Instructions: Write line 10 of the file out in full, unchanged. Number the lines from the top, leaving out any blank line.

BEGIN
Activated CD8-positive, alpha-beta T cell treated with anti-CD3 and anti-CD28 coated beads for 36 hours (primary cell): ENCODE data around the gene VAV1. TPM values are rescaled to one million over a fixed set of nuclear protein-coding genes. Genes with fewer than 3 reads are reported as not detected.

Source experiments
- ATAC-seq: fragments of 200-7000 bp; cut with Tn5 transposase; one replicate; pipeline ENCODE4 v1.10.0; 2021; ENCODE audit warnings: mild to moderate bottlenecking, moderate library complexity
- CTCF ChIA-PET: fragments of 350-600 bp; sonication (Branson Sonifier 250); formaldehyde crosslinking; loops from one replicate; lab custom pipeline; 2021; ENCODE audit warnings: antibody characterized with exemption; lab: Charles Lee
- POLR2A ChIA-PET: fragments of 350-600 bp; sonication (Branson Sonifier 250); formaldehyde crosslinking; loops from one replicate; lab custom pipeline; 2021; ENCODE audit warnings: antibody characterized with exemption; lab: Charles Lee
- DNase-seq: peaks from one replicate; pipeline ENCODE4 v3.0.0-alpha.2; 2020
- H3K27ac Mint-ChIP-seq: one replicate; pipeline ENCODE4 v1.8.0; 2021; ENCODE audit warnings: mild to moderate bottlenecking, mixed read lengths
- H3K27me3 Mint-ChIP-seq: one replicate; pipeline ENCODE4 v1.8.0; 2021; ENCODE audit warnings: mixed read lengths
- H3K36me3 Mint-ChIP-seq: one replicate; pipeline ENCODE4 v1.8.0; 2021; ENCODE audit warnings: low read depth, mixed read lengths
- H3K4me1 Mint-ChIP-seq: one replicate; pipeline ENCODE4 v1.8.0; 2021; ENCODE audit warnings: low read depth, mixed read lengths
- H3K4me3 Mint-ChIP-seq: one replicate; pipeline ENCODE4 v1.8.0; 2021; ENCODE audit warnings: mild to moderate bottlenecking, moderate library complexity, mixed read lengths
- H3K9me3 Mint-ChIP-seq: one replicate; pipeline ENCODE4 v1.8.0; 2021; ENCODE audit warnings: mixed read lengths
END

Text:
- H3K4me1 Mint-ChIP-seq: one replicate; pipeline ENCODE4 v1.8.0; 2021; ENCODE audit warnings: low read depth, mixed read lengths